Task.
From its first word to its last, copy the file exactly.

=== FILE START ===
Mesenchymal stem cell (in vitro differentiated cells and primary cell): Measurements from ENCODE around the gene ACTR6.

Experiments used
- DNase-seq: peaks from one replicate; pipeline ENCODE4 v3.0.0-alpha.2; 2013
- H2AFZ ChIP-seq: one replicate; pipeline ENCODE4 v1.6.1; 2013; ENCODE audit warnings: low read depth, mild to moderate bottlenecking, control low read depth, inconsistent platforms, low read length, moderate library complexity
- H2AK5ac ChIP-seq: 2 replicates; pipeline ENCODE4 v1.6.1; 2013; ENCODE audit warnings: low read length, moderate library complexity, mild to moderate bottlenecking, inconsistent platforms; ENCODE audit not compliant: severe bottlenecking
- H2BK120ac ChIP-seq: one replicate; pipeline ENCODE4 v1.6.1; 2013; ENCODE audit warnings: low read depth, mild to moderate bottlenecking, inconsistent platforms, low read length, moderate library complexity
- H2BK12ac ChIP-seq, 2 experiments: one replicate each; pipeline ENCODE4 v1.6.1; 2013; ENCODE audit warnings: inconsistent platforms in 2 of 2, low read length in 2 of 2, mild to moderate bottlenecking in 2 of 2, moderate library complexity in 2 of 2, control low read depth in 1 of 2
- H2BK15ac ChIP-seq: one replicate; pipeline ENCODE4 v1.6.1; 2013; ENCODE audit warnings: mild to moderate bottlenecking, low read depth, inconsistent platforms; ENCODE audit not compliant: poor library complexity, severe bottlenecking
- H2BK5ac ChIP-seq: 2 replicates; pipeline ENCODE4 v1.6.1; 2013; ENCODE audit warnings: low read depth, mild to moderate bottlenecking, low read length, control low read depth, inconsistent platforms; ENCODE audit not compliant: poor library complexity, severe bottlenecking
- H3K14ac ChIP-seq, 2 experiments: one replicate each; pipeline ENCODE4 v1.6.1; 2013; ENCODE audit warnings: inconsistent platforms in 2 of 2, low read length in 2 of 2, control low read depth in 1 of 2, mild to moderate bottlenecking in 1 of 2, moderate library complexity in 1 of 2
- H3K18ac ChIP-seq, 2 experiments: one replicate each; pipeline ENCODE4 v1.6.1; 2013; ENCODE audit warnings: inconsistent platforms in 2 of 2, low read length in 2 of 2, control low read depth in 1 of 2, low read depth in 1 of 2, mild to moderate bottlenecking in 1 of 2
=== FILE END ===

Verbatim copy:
Mesenchymal stem cell (in vitro differentiated cells and primary cell): Measurements from ENCODE around the gene ACTR6.

Experiments used
- DNase-seq: peaks from one replicate; pipeline ENCODE4 v3.0.0-alpha.2; 2013
- H2AFZ ChIP-seq: one replicate; pipeline ENCODE4 v1.6.1; 2013; ENCODE audit warnings: low read depth, mild to moderate bottlenecking, control low read depth, inconsistent platforms, low read length, moderate library complexity
- H2AK5ac ChIP-seq: 2 replicates; pipeline ENCODE4 v1.6.1; 2013; ENCODE audit warnings: low read length, moderate library complexity, mild to moderate bottlenecking, inconsistent platforms; ENCODE audit not compliant: severe bottlenecking
- H2BK120ac ChIP-seq: one replicate; pipeline ENCODE4 v1.6.1; 2013; ENCODE audit warnings: low read depth, mild to moderate bottlenecking, inconsistent platforms, low read length, moderate library complexity
- H2BK12ac ChIP-seq, 2 experiments: one replicate each; pipeline ENCODE4 v1.6.1; 2013; ENCODE audit warnings: inconsistent platforms in 2 of 2, low read length in 2 of 2, mild to moderate bottlenecking in 2 of 2, moderate library complexity in 2 of 2, control low read depth in 1 of 2
- H2BK15ac ChIP-seq: one replicate; pipeline ENCODE4 v1.6.1; 2013; ENCODE audit warnings: mild to moderate bottlenecking, low read depth, inconsistent platforms; ENCODE audit not compliant: poor library complexity, severe bottlenecking
- H2BK5ac ChIP-seq: 2 replicates; pipeline ENCODE4 v1.6.1; 2013; ENCODE audit warnings: low read depth, mild to moderate bottlenecking, low read length, control low read depth, inconsistent platforms; ENCODE audit not compliant: poor library complexity, severe bottlenecking
- H3K14ac ChIP-seq, 2 experiments: one replicate each; pipeline ENCODE4 v1.6.1; 2013; ENCODE audit warnings: inconsistent platforms in 2 of 2, low read length in 2 of 2, control low read depth in 1 of 2, mild to moderate bottlenecking in 1 of 2, moderate library complexity in 1 of 2
- H3K18ac ChIP-seq, 2 experiments: one replicate each; pipeline ENCODE4 v1.6.1; 2013; ENCODE audit warnings: inconsistent platforms in 2 of 2, low read length in 2 of 2, control low read depth in 1 of 2, low read depth in 1 of 2, mild to moderate bottlenecking in 1 of 2